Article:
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OP 2019: EU announces a debt jubilee

Christopher Dembik

Summary:  Unsustainable levels of public debt prompt the ECB to act in a way that isn't as unprecedented as we would like to think.

For the full list of Saxo's 2019 Outrageous Predictions, click here.


From Ancient Babylon to 1930s Europe, debt jubilees have been far more common
than most of us may realise. As demonstrated by economists Carmen Reinhart and
Ken Rogoff in their seminal work “This Time is Different: Eight Centuries of Financial
Folly”, restructuring and write-offs have also played important roles in resolving
financial crises.

Contrary to what the Greek debt tragedy seen since 2010 would suggest, debt
forgiveness has been very common in Europe. In the interwar period, jubilees swept
across Europe to the tune of 50% of GDP for France, 36% of GDP for Italy, and 24% of
GDP for the United Kingdom.

In 2019, the unsustainable level of public debt, a populist revolt, rising interest rates
from European Central Bank tapering/lower liquidity and sluggish growth reopens
the European debate on how to get ahead of a new crisis. Italy is the key bellwether
as it faces a massive maturity wall set to reach around €300 billion in refinancing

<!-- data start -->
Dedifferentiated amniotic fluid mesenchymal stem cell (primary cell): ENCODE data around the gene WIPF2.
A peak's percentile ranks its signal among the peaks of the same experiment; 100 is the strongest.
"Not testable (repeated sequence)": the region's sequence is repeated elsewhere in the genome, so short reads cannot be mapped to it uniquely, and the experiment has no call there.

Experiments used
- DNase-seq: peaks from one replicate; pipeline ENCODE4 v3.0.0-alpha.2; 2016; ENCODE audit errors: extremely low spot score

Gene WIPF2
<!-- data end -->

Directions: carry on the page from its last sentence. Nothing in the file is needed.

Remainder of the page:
over 2019 as interest rates spike. Quickly, Italian contagion sickens Europe’s banks as
the EU lurches into recession. The ECB resorts to new TLTRO and forward guidance
to limit the carnage, but it’s not enough and when contagion spreads to France,
policymakers understand that the EU faces the abyss.

Germany and the rest of core Europe, which refuses to let the Eurozone fall apart,
have no other choice than to back monetisation. The Economic and Monetary Union
extends a debt monetisation mandate to the ECB for all debt levels over 50% of
GDP and guarantees the rest via a Eurobond scheme while moving the controversial
Growth and Stability goalposts.

A new fiscal rule allowing the first 3% of GDP in deficits to be mutualised in 2020 is
adopted by EMU countries, with everything beyond subject to a periodic review by the
European Commission linked to the state of the EU economy.

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